(Reuters) - A U.S. appeals court on Friday vacated a permit by the U.S. Fish and Wildlife Service that allowed Dominion Energy Inc to build its Atlantic Coast natural gas pipe from West Virginia to North Carolina in areas inhabited by threatened or endangered species.
Dominion suspended construction of the long-delayed $7.0-7.5 billion project in early December after the 4th U.S. Circuit Court of Appeals in Richmond, Virginia, stayed the Fish and Wildlife Service’s permit, called an incidental take statement.
The court on Friday found the Fish and Wildlife Service fast-tracked its decision to reissue an incidental take statement in 2018 19 days after federal energy regulators resumed formal consultation with the agency following the court’s decision to stay an earlier version of the permit from 2017, Fourth Circuit Chief Judge Roger Gregory said in the court’s opinion.
“In fast-tracking its decisions, the agency appears to have lost sight of its mandate under the (Endangered Species Act),” Gregory said, noting the Fish and Wildlife Service’s decisions in granting the 2018 incidental take statement were “arbitrary and capricious.”
In response, Dominion said it expects the U.S. Federal Energy Regulatory Commission (FERC) and the Fish and Wildlife Service will be able to immediately begin working to correct the errors identified by the court.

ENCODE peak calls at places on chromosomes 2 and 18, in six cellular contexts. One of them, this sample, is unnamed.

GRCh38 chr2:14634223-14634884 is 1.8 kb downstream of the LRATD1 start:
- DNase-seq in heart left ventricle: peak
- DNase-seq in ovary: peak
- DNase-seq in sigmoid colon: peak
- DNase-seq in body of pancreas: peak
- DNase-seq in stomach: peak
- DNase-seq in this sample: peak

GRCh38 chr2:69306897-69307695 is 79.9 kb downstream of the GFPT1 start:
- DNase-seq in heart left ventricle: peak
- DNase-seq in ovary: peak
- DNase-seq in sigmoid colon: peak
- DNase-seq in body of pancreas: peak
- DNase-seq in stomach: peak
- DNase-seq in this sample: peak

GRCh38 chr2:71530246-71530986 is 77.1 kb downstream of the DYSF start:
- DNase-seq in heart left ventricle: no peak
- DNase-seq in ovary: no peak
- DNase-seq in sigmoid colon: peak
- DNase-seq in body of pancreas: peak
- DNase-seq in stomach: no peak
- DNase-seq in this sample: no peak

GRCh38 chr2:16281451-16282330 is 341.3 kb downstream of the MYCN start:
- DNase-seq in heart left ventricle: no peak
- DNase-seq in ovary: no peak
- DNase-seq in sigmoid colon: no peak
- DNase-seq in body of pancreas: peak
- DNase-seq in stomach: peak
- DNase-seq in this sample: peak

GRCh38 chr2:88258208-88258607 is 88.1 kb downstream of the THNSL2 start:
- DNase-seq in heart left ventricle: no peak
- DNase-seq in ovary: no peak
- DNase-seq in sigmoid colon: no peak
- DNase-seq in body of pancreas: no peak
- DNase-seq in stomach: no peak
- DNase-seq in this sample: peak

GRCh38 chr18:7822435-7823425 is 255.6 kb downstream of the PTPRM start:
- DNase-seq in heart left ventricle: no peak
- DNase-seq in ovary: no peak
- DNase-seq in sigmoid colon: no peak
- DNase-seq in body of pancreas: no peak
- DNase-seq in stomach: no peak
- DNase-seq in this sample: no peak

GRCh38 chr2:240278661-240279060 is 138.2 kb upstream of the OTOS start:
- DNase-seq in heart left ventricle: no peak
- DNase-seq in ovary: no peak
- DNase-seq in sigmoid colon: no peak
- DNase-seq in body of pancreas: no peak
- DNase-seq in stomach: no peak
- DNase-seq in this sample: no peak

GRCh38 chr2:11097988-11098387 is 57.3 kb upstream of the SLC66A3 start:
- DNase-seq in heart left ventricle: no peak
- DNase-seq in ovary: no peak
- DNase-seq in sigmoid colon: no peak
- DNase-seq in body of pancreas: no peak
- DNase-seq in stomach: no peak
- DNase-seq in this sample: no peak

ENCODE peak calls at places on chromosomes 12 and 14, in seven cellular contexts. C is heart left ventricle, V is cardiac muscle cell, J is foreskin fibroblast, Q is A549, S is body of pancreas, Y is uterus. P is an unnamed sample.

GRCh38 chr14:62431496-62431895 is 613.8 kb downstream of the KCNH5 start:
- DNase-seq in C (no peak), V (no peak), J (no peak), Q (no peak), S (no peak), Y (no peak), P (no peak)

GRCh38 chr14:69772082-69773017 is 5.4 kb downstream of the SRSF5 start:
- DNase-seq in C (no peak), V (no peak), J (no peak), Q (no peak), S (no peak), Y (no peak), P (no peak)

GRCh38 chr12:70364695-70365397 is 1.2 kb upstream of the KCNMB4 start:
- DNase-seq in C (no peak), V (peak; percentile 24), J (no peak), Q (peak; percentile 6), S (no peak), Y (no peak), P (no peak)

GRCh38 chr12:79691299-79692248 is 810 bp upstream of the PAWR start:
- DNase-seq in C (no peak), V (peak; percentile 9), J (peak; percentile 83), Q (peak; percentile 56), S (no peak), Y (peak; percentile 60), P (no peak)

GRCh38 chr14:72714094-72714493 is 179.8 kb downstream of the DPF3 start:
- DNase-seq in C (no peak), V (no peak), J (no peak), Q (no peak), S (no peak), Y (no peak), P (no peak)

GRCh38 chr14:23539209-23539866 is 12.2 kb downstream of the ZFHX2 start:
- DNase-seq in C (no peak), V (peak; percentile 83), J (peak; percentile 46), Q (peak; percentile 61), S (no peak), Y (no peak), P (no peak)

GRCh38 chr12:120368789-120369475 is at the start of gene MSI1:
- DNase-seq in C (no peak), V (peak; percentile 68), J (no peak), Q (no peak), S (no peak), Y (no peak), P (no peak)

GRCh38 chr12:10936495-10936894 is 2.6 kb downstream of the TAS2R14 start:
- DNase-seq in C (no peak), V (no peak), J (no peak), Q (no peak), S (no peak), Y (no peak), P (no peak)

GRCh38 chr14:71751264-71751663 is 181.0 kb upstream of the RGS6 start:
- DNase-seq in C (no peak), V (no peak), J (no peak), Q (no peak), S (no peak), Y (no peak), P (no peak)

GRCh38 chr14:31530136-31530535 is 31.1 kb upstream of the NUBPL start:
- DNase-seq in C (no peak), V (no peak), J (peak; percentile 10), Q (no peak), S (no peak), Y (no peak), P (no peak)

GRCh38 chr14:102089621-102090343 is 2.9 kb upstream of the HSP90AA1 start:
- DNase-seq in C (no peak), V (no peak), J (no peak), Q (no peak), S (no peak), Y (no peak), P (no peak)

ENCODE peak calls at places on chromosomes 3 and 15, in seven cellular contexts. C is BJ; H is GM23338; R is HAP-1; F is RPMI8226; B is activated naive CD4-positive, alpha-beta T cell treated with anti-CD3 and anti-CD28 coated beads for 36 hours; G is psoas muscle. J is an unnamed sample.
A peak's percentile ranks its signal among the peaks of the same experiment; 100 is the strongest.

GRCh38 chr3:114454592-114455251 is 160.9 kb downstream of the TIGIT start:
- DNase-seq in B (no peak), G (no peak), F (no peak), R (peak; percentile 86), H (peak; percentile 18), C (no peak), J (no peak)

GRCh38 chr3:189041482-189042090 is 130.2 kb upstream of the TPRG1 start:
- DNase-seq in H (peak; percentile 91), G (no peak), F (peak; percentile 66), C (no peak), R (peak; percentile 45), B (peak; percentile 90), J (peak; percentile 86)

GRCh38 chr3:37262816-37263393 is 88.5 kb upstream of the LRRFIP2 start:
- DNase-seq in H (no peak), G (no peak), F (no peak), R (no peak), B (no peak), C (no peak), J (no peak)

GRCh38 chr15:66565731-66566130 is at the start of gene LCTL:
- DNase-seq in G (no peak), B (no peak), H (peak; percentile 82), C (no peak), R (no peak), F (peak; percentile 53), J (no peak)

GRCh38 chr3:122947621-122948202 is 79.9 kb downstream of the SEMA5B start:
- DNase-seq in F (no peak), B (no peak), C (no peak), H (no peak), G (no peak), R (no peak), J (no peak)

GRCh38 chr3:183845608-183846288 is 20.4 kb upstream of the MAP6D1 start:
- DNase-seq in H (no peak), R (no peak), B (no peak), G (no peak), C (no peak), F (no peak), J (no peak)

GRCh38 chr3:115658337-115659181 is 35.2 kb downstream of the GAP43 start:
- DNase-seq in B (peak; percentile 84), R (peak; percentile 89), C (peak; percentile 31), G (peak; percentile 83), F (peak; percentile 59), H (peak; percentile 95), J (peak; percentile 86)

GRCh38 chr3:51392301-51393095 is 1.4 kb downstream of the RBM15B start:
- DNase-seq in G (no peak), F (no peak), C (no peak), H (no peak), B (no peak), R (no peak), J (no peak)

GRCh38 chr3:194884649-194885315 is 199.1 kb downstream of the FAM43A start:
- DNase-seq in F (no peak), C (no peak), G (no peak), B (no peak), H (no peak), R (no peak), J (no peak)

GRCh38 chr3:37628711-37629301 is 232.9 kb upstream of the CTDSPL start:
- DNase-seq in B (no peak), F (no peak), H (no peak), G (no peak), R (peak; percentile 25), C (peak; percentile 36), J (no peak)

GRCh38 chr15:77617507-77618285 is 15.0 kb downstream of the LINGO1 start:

“Once the new Biological Opinion and Incidental Take Statement are issued, we will seek the necessary approval from the Federal Energy Regulatory Commission to resume construction,” Dominion spokesman Aaron Ruby said in an email.
“We’re confident we remain on track to complete the project by late 2021,” Ruby said.
When Dominion started work on the 600-mile pipe in the spring of 2018, the company estimated it would cost $6.0-$6.5 billion and be completed in late 2019.
Reporting by Scott DiSavino; editing by Jonathan Oatis, Bill Trott and Sonya Hepinstall
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